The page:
Thursday, December 29, 2011

Low Nitrosamine Levels in Altria and Reynolds Moist Snuff Products, say Minnesota Researchers

I discussed a year ago the tempest-in-a-teapot issue of tobacco specific nitrosamines (TSNAs) in smokeless tobacco products (here). TSNAs are contaminants found only in tobacco, and they are present in vanishingly small concentrations – mainly in the single-digit parts-per-million range. “Regardless of current TSNA levels,” I wrote, “anti-tobacco extremists will call for reductions.”

Last month, the University of Minnesota’s Stephen Hecht, Irina Stepanov and Dorothy Hatsukami (a member of the FDA Tobacco Products Scientific Advisory Committee) published a letter in Tobacco Control (here), demanding TSNA reductions. This, despite the fact that their data showed that TSNA levels in moist snuff products from Altria and Reynolds were at historically low levels in 2010. I have commented on this group’s anti-smokeless-tobacco articles before (here and here).

Hecht et al. list the levels of NNN and NNK in several Altria and Reynolds brands:

NNN + NNK Levels in Moist Snuff and Snus, in Parts Per Million (ppm), Dry Weight
Brand NNN+NNK (ppm)
Copenhagen 5.6
Copenhagen Long Cut 5.8
Copenhagen LC Wintergreen 4.6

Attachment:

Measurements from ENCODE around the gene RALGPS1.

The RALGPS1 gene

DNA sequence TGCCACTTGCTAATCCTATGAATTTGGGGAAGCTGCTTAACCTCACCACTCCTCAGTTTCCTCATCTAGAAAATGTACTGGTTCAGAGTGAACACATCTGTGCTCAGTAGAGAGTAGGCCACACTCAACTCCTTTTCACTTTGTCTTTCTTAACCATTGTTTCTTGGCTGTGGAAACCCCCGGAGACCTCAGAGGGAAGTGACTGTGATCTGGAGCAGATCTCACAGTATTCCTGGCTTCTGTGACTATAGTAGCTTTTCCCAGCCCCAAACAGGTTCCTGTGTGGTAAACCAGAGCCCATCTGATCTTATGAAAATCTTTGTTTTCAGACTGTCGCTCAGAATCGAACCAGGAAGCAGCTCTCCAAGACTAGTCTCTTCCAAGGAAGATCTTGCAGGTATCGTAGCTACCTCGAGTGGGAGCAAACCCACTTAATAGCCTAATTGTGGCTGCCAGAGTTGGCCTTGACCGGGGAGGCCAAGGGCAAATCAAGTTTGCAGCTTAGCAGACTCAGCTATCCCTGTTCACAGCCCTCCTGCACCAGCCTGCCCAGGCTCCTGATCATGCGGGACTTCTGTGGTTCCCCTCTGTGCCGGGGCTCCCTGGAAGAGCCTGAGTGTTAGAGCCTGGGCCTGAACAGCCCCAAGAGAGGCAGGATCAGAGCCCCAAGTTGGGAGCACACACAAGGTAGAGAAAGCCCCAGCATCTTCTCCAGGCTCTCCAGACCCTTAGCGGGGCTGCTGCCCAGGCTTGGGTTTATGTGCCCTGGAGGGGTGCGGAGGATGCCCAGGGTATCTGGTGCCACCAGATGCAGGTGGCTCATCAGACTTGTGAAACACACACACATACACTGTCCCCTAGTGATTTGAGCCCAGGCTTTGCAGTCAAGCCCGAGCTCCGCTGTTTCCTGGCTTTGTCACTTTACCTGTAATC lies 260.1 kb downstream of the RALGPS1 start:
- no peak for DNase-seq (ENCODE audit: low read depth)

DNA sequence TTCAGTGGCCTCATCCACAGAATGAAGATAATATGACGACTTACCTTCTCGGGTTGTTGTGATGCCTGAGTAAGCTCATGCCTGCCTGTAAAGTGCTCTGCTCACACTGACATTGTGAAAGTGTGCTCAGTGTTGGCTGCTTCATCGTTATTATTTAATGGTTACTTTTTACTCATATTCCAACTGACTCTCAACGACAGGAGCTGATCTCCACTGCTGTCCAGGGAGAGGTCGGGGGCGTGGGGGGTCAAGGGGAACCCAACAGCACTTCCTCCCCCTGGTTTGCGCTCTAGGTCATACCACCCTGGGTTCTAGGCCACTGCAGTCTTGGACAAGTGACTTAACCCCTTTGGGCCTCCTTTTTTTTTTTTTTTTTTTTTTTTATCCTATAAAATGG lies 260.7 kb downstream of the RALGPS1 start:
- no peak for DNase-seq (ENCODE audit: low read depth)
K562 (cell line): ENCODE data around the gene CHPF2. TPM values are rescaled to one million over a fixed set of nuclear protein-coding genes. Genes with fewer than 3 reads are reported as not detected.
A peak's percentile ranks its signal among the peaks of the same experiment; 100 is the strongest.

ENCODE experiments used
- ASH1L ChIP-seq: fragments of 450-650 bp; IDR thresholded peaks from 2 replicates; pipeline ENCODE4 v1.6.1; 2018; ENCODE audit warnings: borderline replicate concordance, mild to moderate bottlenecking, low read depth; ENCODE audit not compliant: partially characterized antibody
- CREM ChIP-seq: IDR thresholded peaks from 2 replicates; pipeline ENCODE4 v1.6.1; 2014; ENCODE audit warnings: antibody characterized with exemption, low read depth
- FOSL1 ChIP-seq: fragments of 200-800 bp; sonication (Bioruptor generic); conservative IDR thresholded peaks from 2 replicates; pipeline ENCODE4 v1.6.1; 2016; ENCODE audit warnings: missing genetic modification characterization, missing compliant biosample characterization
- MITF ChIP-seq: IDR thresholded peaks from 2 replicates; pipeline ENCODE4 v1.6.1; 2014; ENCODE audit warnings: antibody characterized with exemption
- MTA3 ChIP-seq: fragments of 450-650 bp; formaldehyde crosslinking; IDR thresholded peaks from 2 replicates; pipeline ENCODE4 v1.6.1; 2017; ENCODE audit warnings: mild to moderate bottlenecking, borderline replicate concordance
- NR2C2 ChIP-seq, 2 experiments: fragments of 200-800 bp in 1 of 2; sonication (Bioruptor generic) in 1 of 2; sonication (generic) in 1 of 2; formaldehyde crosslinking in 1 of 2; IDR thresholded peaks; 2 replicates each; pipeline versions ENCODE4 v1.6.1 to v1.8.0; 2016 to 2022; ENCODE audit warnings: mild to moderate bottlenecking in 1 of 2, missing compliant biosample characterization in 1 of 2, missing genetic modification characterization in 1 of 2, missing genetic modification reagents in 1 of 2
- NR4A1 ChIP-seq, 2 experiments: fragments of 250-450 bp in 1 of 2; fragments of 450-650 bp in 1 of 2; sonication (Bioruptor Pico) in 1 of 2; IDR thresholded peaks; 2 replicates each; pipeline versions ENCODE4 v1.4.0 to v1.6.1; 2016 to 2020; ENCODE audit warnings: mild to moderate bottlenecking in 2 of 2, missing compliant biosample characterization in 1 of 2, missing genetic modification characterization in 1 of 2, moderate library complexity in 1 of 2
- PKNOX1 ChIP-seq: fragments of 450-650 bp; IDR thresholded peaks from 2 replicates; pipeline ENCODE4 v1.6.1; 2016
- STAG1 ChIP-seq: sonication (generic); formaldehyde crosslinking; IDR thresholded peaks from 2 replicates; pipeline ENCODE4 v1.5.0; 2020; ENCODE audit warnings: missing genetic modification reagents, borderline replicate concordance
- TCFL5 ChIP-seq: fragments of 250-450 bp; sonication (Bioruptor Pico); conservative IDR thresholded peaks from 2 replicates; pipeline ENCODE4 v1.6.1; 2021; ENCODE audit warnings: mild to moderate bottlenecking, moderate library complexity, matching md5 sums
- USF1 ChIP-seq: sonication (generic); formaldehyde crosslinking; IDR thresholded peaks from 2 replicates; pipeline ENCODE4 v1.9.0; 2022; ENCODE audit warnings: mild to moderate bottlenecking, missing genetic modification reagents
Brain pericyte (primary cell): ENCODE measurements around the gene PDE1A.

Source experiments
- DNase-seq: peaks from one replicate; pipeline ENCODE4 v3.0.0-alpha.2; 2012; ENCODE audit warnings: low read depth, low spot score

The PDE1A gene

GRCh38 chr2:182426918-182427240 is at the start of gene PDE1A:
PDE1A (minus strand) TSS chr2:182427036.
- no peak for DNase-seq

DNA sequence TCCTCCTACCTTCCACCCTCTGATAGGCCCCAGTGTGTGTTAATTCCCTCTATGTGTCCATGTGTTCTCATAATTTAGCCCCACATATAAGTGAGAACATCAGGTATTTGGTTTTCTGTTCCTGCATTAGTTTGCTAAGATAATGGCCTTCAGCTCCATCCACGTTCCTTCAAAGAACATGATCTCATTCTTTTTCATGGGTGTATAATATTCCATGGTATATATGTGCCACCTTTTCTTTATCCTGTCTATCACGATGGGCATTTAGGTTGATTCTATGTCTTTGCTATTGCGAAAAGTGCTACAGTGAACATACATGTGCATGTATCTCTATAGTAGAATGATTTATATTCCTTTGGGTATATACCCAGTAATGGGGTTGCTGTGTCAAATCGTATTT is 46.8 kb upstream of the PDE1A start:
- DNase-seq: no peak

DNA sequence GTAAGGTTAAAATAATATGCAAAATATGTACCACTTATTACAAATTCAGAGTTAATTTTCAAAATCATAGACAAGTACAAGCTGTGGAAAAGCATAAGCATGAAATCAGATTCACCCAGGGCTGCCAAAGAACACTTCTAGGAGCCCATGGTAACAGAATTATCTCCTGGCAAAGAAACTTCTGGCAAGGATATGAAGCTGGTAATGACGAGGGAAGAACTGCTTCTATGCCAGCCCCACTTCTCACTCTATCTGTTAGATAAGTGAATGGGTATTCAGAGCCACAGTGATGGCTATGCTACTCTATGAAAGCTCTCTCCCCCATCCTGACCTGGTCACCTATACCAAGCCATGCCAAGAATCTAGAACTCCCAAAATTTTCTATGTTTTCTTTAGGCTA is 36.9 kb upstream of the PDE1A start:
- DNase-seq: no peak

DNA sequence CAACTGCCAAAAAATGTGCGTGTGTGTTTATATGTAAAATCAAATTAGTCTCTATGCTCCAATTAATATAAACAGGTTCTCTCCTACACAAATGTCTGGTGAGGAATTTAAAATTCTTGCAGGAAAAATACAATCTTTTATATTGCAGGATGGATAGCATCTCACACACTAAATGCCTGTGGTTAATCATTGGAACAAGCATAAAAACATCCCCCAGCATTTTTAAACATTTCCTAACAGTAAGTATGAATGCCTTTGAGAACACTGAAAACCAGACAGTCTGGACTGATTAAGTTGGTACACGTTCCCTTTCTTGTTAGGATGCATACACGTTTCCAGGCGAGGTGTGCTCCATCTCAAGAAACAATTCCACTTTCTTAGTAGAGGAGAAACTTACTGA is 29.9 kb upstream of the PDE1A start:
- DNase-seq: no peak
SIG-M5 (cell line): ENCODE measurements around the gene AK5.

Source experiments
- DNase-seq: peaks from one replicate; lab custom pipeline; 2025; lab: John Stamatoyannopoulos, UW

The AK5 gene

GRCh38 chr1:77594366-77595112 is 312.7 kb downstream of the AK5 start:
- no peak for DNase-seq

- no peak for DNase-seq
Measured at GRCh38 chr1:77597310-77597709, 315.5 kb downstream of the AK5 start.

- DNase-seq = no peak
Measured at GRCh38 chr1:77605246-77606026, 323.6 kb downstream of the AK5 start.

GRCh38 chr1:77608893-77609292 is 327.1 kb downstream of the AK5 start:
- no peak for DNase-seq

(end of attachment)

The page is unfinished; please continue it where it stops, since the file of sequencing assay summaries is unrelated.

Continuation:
Skoal Long Cut Straight 4.9
Skoal Long Cut Wintergreen 5.2
Skoal Bandits Wintergreen 5.2
Marlboro Snus Rich 0.7
Marlboro Snus Spearmint 0.9
Marlboro Snus Peppermint 0.8
Marlboro Snus Mild 0.8
Kodiak Wintergreen 5.1
Camel Snus Frost 1.5
Camel Snus Mellow 1.7

These NNN and NNK levels are lower, across the board, than those of moist snuff products from the 1980s and 1990s, which I documented in a review article in 2004 (here). Epidemiologic studies from the 1980s and 1990s show that oral cancer risks among moist snuff users were minimally elevated, if at all, when those higher level products were being used.

While Hecht and colleagues assert that “smokeless tobacco is carcinogenic to humans, causing oral, pancreatic and esophageal cancer,” a comprehensive study of cancer risks among smokeless users (here) documented no significant risk for any of these cancers. There is virtually no evidence that current TSNA levels are associated with ANY significant cancer risks. Reducing current levels cannot lower an immeasurable cancer risk.

The article by Hecht et al. indicates that the authors are comfortable with TSNA levels in Marlboro and Camel snus, and that they view these products as acceptable cigarette substitutes. Perhaps Drs. Hecht, Stepanov and Hatsukami will now endorse them in this manner.

No comments: